Random image

Traveling in Arizona


Tags: | | | | | | |

San Antonio Light / October 23, 1898

Was Known All Over Alaska as “Soapy” Smith.

He Ran the Town to Suit Himself and His Pals, but Nemesis Finally Overtook Him in the Shape of a Bullet.

An Alaska correspondent writes, under the date of July 15, that with the passing of “Soapy” Smith Skaguay’s reign of terror seems drawing to a close. “Soapy” is dead.

“Soapy” would have gone down the dark trail long ago had it not been for the fact that he was never seen alone, and to pull a gun on him meant death to the puller. “Tom” Reed, the city engineer, found that out, but “Soapy” went with him, and there is a heap of satisfaction in that.

He came here from Colorado, the cradle of bad men. He first gained fame by saving the life of “Bloody Bridles” Waite, then governor of Colorado. When Creede was experiencing a reign of lawlessness in 1891, Smith was United States marshal, and so vigorous was he in the pursuit of his calling that in a short time he had turned the camp into a fairly respectable community. On coming to Alaska, however, a change came over the spirit of his dreams.

Gathering some 30 of the most hardened and desperate men about him, he proceeded to take affairs into his own hands. He opened a saloon on the main street of Skaguay. It was called “Jeff Smith’s Parlors,” and here the gang had its headquarters.

The thing culminated the other day when a party of returning Klondikers struck town.

When “Soapy” and his gang heard that the Klondikers were in town they pricked up their ears. They sniffed gold dust in the air. Arriving in the evening the party made a few purchases and retired for the night. The next morning Stewart was on his way to the bank to make arrangements for having his dust shipped to his home in British Columbia. The gang of confidence sharps had camped on his trail, ready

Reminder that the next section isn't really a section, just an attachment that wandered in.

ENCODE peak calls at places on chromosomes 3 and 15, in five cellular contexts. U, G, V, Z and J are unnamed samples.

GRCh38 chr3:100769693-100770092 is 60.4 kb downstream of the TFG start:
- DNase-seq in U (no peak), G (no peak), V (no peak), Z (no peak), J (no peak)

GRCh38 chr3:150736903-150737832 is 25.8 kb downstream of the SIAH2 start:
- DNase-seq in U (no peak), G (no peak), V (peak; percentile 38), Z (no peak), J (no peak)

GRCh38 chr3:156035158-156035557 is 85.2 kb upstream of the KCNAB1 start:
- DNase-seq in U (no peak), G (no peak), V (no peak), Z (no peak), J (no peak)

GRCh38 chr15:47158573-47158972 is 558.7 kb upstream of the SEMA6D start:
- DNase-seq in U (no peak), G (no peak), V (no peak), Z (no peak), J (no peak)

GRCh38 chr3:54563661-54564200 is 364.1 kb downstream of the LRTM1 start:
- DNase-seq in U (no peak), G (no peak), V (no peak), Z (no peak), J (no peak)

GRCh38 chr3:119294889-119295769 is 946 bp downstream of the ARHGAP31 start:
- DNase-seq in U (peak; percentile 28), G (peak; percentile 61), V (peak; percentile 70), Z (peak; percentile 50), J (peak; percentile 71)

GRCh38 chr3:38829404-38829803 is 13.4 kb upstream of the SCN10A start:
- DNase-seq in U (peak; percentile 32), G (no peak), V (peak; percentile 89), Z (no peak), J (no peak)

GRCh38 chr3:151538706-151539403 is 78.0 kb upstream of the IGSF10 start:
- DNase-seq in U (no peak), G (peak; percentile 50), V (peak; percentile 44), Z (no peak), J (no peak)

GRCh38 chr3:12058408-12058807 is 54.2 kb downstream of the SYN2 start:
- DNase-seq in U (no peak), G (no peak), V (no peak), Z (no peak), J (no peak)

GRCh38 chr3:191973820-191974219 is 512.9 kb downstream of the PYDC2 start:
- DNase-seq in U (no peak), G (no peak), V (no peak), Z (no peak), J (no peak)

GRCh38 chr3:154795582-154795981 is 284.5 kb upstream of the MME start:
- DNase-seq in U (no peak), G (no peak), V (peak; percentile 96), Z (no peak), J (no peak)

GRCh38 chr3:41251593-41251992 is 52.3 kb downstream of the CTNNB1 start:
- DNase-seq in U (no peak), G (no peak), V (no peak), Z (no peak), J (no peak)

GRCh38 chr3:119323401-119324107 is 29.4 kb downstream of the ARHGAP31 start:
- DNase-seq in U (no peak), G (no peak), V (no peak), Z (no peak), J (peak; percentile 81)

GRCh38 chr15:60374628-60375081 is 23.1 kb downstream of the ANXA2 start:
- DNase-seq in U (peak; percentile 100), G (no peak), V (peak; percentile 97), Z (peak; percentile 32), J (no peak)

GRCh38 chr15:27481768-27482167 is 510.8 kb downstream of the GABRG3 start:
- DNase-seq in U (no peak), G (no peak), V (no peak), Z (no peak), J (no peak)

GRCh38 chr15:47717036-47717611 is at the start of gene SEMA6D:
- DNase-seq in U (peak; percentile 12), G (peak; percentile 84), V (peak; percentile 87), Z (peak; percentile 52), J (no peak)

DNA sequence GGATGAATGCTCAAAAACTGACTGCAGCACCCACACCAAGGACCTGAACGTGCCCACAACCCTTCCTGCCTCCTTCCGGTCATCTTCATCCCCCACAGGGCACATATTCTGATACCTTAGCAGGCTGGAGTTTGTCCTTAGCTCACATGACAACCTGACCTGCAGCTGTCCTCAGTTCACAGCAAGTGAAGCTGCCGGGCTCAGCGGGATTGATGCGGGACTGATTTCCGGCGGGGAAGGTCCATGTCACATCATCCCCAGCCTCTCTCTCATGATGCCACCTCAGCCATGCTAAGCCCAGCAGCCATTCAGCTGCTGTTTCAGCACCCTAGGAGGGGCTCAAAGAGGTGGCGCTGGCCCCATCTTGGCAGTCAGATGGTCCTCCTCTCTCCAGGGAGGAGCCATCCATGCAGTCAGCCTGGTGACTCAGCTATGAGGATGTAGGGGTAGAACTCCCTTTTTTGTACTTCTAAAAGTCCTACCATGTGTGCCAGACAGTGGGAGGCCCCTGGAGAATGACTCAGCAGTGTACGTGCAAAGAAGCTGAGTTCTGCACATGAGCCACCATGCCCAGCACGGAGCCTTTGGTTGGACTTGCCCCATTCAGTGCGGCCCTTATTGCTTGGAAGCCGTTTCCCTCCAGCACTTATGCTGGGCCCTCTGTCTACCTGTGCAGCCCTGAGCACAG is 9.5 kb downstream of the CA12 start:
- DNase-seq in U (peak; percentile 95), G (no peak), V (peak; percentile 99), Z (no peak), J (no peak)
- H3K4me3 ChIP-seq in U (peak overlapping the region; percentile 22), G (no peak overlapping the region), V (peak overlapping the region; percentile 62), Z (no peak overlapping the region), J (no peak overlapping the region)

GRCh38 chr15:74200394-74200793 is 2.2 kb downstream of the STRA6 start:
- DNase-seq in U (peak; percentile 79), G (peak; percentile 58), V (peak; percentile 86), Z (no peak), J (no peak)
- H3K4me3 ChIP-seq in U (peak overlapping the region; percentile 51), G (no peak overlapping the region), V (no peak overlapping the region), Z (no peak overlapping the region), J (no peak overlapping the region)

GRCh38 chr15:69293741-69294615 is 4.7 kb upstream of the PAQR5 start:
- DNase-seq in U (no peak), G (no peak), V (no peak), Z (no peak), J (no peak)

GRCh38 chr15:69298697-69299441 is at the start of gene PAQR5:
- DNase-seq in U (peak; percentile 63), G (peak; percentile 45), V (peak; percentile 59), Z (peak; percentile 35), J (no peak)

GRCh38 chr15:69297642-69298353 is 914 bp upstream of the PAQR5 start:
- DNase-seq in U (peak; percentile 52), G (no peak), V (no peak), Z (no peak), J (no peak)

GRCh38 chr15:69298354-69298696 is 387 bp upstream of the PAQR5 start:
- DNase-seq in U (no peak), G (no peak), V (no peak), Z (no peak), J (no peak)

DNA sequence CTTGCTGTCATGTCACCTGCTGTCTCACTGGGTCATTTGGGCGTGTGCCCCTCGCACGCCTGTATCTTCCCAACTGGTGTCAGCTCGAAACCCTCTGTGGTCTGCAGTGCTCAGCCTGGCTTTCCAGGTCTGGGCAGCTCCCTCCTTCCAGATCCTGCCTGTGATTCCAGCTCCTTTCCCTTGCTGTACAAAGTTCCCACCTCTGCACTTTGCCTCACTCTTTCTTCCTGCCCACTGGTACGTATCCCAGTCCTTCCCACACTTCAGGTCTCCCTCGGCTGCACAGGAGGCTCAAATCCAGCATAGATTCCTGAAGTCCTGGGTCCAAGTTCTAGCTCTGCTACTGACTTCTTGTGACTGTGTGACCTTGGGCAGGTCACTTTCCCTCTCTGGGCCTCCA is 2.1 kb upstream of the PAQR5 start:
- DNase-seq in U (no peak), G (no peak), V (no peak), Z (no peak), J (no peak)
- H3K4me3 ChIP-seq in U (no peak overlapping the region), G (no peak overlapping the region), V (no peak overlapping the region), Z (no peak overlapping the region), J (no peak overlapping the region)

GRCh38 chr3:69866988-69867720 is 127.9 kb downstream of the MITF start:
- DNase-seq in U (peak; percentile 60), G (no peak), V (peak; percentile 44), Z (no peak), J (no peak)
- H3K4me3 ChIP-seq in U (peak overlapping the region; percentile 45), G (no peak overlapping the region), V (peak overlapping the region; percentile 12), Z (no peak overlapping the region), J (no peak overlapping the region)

Skagway town hall and Soapy's saloon circa 1900-1910.

to resort to any measure to fleece him. Four of them met him on the street. They were “Slim Jim,” one of “Soapy” Smith’s chief henchmen; “Reds” Bowers, “Bob” Tripp and “Jack” Wilder. They plied him with questions about prices and wages in Dawson, and finally “Slim Jim” requested Stewart to let him “heft” his little bag of dust.

Stewart thought it best to comply, as he was unarmed, and not realizing that his money could be stolen at ten o’clock in the morning on the public thoroughfare. But it was, just the same.

As soon as the particulars of the robbery became known, and before either the judge or the warrant had arrived, a number of the citizens who believe in law and order, but more particularly in order, held a meeting at which it was determined that something must be done at once.

Notices were posted all over town calling for a meeting of the citizens at Sylvester’s hall at nine o’clock that night. At the appointed hour, the place was filled to overflowing, and more were clamoring to get in.

“Soapy” stood up on a barrel, where everybody could see him, and raised his hand in an imperative gesture for silence. The law-abiding citizen who was speaking stopped.

“Who in hell is runnin’ this here town?” demanded “Soapy,” in thunderous tones.

Tom Reed, the city engineer, was standing in the crowd.

“Do you want to know real badly who is running this town?” he demanded.

“I reckon you heard what I said,” yelled “Soapy.”

“Well, then,” said Reed, and the stillness seemed to grow more intense, “let me tell you that the good citizens of Skaguay are, and not ‘Soapy’ Smith and his gang. Their reign is over!”

“Soapy” ripped out an oath and everybody scattered. They knew trouble was coming. “Soapy” was armed with a Winchester rifle, and Reed was standing directly beneath him. He unstrung his weapon, and with its butt struck the engineer full in the face, knocking him to the ground. Then he jumped down from the barrel and fired twice. One bullet went through Reed’s foot, and the other passed clean through his body.

Reed knew he was mortally wounded, but he pulled his revolver and took steady aim as “Soapy” was standing over him, ready to send another bullet into his prostrate body. There was a flash and a report, and the desperado sank back and fell to the ground with a bullet through his heart, stone dead.

It was a good shot, but poor Reed paid the penalty. He was buried day before yesterday.



Syndicate content

Shorpy  The 100-Year-Old Photo Blog!

Juniper Gallery  Fine-art prints of the photos on this site.

Turnpike Cruiser  Photos of the present-day West, with an emphasis on Arizona and Bisbee, and the Canadian Rockies.

PatentRoom  Patent illustrations from the 19th and early 20th centuries. Buy as prints.

Plan59  Retro 1950s illustrations. Cars! Happy wives! Demonic Tots!

Box of Apples  Fruit-crate art from the turn of the century, available as fine-art prints.

AdventureLounge  Aircraft patent drawings and early aviation history. Will it fly?